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A European bird invasion
Bird-watching: European settlers wanted to see familiar birds
Brandon Caswell - correspondent
Dec. 14, 2022 4:37 pm
Many familiar birds of the urban environments represent species that were introduced from outside of North America.
In Iowa, these include rock pigeon, European starling and house sparrow, which was formerly called English sparrow.
The desire for European settlers to see familiar birds is largely the reason these non-native species were released. English colonists released rock pigeons in the early 17th century. Both European starling and house sparrow have ties with New York City.
Dozens of starlings were introduced into Central Park in the 1890s by Shakespeare enthusiasts. The house sparrow was likely introduced in Brooklyn in the mid-19th century for insect control. Within about 50 years, it spread throughout much of the United States.
Another introduced species, which is showing an uptick in expansion, is the likable Eurasian tree sparrow. Released in St. Louis from a small caged population more than 150 years ago, they have slowly spread up the Mississippi River toward the area where the states of Missouri, Illinois and Iowa all converge.
For well over a decade, their numbers have been growing in southeast Iowa. Cities like Davenport have large flocks along the Mississippi River. In some areas they even outnumber house sparrows.
In the last decade, Eurasian tree sparrow has been slowly but steadily increasing its range in Eastern Iowa. This steady dispersal seems to be facilitated by their ability to follow tributaries of the Mississippi — such as the Iowa, Cedar and Wapsipinicon rivers.
Eurasian tree sparrow is sexually monomorphic, which means males and females look alike. They are notable for their chestnut crown, black throat, and white cheeks with clearly visible black cheek patch.
While Eurasian tree sparrows can sometimes be found at feeders, larger flocks prefer sparsely wooded riparian zones. House sparrow may be slowing the spread of Eurasian tree sparrow into more urban areas. However, they certainly are becoming more common to see mixed in with large house sparrow flocks in more rural settings.
Being a cavity nester, Eurasian tree sparrow can nest in tree cavities or cavities in poles, fences, buildings or even in bird nesting boxes. Males court to form pair bonds and remain largely monogamous after that point. I once observed a male courting a female along the west side of Terry Trueblood Recreation Area in Iowa City. The male had taken over an old woodpecker nest and was wooing her to join him by fluffing up his feathers and vocalizing.
What future lies in store for the Eurasian tree sparrow in Iowa? At this point, the data shows a trend of continuing expansion. Similar to problems created by house sparrows, birder observations already demonstrate Eurasian tree sparrow will be another contender for things like bluebird and tree swallow nesting boxes.
Once perceived as more rural, they are increasingly starting to show up in urban environments. While dapper and enjoyable, their expansion probably means more unnecessary competition for our native bird species.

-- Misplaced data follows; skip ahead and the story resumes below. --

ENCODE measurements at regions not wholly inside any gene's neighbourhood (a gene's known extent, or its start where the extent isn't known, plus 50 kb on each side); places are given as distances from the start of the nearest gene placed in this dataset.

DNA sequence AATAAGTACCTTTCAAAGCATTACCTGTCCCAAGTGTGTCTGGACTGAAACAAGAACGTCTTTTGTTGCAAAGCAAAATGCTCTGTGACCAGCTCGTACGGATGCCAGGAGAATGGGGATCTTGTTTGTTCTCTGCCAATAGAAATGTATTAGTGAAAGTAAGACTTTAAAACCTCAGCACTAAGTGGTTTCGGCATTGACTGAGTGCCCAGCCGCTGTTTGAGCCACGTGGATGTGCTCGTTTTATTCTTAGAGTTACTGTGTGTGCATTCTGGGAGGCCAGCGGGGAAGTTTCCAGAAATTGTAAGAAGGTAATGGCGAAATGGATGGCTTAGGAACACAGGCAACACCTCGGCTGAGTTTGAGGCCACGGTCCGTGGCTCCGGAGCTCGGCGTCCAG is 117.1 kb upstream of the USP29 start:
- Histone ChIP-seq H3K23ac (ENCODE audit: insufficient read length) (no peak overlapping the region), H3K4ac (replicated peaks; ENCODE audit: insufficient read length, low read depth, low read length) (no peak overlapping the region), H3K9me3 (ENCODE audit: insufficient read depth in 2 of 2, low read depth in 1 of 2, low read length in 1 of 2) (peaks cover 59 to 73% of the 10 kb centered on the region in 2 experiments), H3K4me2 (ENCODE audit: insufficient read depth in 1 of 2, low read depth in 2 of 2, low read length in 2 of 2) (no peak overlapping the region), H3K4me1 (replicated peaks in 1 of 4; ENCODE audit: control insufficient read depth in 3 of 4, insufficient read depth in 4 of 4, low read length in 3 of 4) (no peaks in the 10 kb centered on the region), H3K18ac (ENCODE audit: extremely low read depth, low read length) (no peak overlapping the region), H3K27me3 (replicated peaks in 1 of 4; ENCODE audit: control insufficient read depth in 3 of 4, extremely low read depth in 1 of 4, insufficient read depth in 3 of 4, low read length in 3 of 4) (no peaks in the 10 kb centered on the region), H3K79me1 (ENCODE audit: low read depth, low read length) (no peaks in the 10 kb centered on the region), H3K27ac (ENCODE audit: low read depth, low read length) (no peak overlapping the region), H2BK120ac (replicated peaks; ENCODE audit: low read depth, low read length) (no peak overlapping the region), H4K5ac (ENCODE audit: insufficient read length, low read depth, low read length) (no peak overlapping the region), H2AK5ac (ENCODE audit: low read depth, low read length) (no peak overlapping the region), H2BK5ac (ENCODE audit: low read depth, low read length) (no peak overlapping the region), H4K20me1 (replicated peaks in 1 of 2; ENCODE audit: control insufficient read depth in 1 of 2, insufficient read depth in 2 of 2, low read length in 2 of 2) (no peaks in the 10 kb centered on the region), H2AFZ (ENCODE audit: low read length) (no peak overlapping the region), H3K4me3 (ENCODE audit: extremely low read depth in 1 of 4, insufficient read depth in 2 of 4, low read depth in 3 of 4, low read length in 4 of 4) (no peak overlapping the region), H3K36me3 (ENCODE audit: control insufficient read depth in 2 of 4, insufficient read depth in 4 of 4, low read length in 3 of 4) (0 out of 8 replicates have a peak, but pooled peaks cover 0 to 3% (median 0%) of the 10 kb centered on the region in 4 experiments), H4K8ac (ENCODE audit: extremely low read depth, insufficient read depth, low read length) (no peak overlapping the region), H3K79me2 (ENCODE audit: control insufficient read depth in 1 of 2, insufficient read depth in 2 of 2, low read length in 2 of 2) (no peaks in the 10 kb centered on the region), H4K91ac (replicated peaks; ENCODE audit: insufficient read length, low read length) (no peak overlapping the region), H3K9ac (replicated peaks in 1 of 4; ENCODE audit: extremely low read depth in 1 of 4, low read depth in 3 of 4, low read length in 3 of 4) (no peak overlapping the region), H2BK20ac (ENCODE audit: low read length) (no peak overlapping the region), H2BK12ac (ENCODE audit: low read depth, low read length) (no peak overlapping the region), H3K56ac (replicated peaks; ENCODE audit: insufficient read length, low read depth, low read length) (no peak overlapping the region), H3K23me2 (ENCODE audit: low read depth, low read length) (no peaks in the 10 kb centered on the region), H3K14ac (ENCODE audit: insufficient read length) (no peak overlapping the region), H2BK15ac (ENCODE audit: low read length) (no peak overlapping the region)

- If you want to see Eurasian tree sparrows, an excellent location is at the “Amazing Space” bird feeders of Indian Creek Nature Center. Old River Rd SW in Cedar Rapids, near the roller dam and along nearby riparian areas, is another place to look. In Johnson County, one of the best places is a small bridge near the intersection of Swan Lake Rd NW and Half Moon Ave NW, which is located at Hawkeye WMA.
- The recently renovated bird blind at Macbride Nature Recreation Area is an excellent place to see wintering birds. These include tufted titmouse, black-capped chickadee, dark-eyed junco, red-headed woodpecker, white-breasted nuthatch and sometimes red-breasted huthatch and Carolina wren.
- The western portions of Hawkeye WMA along Swan Lake Rd NW, north of its intersection with Cemetery Rd NW, is a great place to look for diurnal raptors, such as northern harrier. At dusk there is a possibility of seeing harriers and short-eared owls. Eventually, the harriers will disappear to roost for the night while the owls will continue hunting throughout the night. Sometimes skirmishes occur between harriers and owls. The Eastern Iowa Airport is another place to look for short-eared owl. Look late evenings before dusk and into dusk along Cherry Valley Rd SW and Walford Rd. If snow eventually covers all of the grassy habitat at the airport, the owls may decide to relocate.
- Any roller dams along rivers are places where waterfowl can congregate, especially during very cold periods. Tailwaters areas, such as at Coralville Lake, along with any lock and dam along the Mississippi, can attract a variety of birds. These include bald eagle, American white pelican, gulls and various waterfowl.
- Scouring the rural roads for wintering raptors, such as red-tailed hawk and rough-legged hawk, can be a fun activity. Especially when it is really cold outside. Birding from an automobile is warmer and also provides a type of blind if doing photography.
The Christmas Bird Count season is upon us. Be a part of the United State’s longest-running citizen science project. All skill levels welcome.
- Dec. 17 — Cedar Rapids Christmas Bird County. Visit iowabirds.org and click on “Upcoming Events” for more details.
- Dec. 18 — Iowa City Christmas Bird Count. Visit iowacitybirdclub.org for more details.
- Dec. 28 — North Linn Christmas Bird Count. Visit iowabirds.org and click on “Upcoming Events” for more details.
Brandon Caswell has a keen interest in natural and social sciences. He enjoys bird-watching and nature photography in his spare time. He and his wife live in Marion with their two children.